(3) Specify the types and levels of activities in which the Bank will engage during the term of the plan, including any new business activities that it intends to begin during such term;

(4) Describe any other actions the Bank intends to take to comply with any other requirements imposed on it under this subpart A of part 1229;

(5) Provide a schedule which sets forth dates for meeting specific goals and benchmarks and taking other actions described in the proposed capital restoration plan, including setting forth a schedule for it to restore its permanent and total capital to levels necessary for meeting its risk-based and minimum capital requirements; andStart Printed Page 38514

(6) Address such other items that the Director shall provide in writing in advance of such submission.

(b) Deadline for submission. A Bank must submit a proposed capital restoration plan no later than 15 business-days after it receives written notification that such a plan is required either because the notice specifically states that the Director has required the submission of a plan or the notice indicates that the Bank's capital classification or reclassification is to a category for which a capital restoration plan is a mandatory action required of the Bank. The Director may extend this deadline if the Director determines that such extension is necessary. Any such extension shall be in writing and provide a specific date by which the Bank must submit its proposed capital restoration plan.

* * * * *
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Dated: July 29, 2009.

James B. Lockhart, III,

Director, Federal Housing Finance Agency.

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1.  Each Bank is generally referred to by the name of the city in which it is located. The twelve Banks are located in: Boston, New York, Pittsburgh, Atlanta, Cincinnati, Indianapolis, Chicago, Des Moines, Dallas, Topeka, San Francisco, and Seattle.

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2.  All the Banks but the Chicago Bank operate pursuant to a capital structure plan required under the GLB Act. The Chicago Bank, which has not yet implemented its capital structure plan, still operates in accordance with stock purchase requirements set forth in the Bank Act prior to its amendment by the GLB Act. See 12 U.S.C. 1426(a)(6).

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3.  All of the stock outstanding, including excess stock, however, would already have been counted as part of the Bank's capital. Thus, in these cases the new advances would increase the Bank's assets without necessarily increasing its capital from the level which was already determined to be insufficient to meet regulatory requirements.

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4.  Such an interpretation also would appear to bring the meaning of this provision close to that of a similar PCA restriction imposed on insured depository institutions by § 38(e)(4) of the Federal Deposit Insurance Act (FDI Act)(12 U.S.C. § 1831o(e)(4)). The FDI Act provision restricts an undercapitalized institution's acquisition of any interest in any company or in another insured depository institution and limits the right to establish or acquire any additional branch offices.

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5.  This comment suggests that some Banks may believe that they have to complete any contemplated amendments to their GLB Act capital structure plan prior to the submission of the capital restoration plan. This is not the case, however. Under § 1229.11 of the final rule, a Bank would need to identify in its capital restoration plan any changes to its stock purchase requirements that it intends to make but it does not necessarily need to have those changes in place at the time it submits its capital restoration plan for approval.

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6.  For example, under the regulations, Banks first will receive a preliminary notification that the Director proposes to classify them at a level other than adequately capitalized, prior to the final classification. In addition, Banks are required to notify the Director if their capital decreases to the extent that they would expect to be reclassified at a level lower than their previous preliminary or final classification, so that Banks should monitor and be aware of negative changes in their capital levels at all times.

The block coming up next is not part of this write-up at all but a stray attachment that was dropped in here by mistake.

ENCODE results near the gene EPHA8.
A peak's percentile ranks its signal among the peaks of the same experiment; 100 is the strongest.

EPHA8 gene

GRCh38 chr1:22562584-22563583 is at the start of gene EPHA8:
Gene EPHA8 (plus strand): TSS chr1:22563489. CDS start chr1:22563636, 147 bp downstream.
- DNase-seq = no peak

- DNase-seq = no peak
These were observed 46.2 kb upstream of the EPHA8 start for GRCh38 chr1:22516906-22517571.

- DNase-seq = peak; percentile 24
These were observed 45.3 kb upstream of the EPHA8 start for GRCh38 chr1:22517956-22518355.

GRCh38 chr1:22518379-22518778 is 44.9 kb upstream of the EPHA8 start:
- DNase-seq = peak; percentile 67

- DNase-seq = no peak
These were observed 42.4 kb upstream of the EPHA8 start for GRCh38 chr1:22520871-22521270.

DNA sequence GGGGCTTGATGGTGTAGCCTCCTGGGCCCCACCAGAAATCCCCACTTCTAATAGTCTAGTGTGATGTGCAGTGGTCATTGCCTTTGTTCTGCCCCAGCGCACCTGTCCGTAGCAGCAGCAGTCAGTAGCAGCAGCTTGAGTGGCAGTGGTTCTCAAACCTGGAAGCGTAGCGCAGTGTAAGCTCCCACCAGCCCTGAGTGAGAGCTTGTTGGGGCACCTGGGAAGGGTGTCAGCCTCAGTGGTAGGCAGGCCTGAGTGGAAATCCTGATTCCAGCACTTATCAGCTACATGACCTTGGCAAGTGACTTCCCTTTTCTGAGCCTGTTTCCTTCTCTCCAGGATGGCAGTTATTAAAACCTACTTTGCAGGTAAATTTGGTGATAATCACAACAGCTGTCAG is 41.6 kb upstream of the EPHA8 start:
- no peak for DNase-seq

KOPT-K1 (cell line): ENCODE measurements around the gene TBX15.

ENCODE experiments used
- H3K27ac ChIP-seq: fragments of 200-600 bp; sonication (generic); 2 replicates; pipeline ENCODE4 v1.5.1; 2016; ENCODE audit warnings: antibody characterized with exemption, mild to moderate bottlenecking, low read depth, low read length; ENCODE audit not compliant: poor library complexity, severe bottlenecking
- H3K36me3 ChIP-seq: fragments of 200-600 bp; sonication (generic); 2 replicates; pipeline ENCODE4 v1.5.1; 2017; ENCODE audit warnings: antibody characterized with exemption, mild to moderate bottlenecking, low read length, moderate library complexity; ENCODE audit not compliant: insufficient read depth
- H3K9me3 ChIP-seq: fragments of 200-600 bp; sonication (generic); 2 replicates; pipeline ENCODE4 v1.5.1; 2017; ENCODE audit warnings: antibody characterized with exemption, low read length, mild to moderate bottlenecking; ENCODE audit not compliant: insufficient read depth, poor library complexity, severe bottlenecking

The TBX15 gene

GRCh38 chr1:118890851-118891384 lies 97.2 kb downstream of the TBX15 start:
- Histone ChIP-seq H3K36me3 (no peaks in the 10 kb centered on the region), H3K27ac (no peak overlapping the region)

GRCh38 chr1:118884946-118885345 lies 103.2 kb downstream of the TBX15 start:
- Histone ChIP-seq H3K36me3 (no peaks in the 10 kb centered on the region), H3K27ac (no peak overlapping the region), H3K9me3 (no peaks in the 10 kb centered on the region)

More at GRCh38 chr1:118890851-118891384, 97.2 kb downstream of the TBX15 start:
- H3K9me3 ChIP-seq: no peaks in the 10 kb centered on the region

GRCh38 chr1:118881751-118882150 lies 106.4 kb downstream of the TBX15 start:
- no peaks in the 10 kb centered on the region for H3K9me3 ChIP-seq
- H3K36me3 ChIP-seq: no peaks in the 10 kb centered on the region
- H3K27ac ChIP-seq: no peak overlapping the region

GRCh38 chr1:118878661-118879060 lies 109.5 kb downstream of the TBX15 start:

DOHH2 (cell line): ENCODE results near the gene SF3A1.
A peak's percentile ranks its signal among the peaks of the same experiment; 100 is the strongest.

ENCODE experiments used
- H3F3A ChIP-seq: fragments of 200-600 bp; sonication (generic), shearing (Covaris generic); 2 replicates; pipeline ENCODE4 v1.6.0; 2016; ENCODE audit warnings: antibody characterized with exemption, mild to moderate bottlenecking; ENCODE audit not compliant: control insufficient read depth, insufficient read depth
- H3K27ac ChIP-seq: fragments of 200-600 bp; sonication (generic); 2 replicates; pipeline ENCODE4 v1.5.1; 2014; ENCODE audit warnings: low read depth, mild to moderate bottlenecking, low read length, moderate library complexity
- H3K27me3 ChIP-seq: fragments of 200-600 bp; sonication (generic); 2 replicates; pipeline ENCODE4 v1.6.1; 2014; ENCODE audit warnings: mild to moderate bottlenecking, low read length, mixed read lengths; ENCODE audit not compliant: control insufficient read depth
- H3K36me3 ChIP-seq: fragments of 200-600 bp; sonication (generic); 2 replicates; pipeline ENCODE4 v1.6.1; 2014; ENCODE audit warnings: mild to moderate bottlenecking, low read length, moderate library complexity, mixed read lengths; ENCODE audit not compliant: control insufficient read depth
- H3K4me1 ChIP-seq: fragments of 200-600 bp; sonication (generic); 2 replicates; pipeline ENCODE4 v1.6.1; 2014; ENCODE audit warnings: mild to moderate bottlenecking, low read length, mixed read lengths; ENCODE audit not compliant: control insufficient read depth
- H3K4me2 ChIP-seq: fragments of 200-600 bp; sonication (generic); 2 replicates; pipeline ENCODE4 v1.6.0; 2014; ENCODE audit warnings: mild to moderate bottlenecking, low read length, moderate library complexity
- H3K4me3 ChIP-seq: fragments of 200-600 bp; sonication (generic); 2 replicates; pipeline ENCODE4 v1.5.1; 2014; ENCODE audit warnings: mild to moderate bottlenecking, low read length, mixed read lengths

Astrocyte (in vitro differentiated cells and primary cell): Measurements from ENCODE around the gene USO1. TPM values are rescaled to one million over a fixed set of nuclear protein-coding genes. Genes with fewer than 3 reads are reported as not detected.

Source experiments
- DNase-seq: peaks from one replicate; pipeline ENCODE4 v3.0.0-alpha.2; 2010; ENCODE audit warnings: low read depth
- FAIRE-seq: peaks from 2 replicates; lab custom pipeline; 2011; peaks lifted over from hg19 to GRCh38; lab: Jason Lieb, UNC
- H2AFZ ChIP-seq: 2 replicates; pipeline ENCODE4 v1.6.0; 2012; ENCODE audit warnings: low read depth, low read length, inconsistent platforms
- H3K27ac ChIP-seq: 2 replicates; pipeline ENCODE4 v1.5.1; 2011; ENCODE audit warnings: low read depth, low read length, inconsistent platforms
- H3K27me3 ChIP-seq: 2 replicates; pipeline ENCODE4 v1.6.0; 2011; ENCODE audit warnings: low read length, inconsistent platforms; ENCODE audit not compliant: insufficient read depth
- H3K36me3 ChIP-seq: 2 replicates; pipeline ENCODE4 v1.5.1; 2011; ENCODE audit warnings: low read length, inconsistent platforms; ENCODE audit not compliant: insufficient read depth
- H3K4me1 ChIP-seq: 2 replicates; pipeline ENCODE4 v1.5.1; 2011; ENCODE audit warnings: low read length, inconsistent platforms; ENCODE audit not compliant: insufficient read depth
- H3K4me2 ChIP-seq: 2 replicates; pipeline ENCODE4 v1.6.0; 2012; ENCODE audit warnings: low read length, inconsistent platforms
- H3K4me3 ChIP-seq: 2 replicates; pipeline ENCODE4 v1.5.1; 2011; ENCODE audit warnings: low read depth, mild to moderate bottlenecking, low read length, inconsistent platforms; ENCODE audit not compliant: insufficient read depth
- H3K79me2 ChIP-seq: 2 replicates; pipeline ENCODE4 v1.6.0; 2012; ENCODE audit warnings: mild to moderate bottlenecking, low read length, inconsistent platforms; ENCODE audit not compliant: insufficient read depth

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7.  The provision related to executive officer compensation and bonuses is similar to restrictions on compensation in the FDI Act which become applicable to senior executive officers of an insured financial institution that becomes significantly undercapitalized. See 12 U.S.C. 1831o(f)(4). When federal banking regulators adopted rules implementing this provision of the FDI Act, those rules did not provide an exception for employment agreements entered into prior to its effective date. See 57 FR 44866 (Sept. 29, 1992).

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8.  The issue of whether the statutory language is itself constitutionally flawed, as suggested by the commenters, is difficult to address since the comments fail to provide any specific arguments or theory on this point. The constitutional argument that usually arises in these types of cases is that the parties have some fundamental right or protected interest recognized by law so that the loss of that right is subject to due process protection under the Fifth Amendment. In this respect, the Supreme Court has noted that the “fundamental requirement of due process is the opportunity to be heard `at a meaningful time and in a meaningful manner.'” Matthews v. Eldridge, 424 U.S. 319, 333 (1976) (citations omitted). The Court has identified three factors that should be balanced in deciding the dictates of due process generally. See id. at 335. These are: (i) The private interest that will be affected by the official action; (ii) The risk of an erroneous deprivation of such interest through the procedures used and the value, if any, of additional or substitute procedure; and (iii) The government's interests, including the function at issue and the fiscal and administrative burdens of additional or substitute procedures. See id. (citations omitted). The fact that the Banks can seek the Director's review of the restriction and provide information as to why the restrictions should not be applied in a particular instance provides an opportunity to be heard that should address the commenters concerns.

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[FR Doc. E9-18581 Filed 8-3-09; 8:45 am]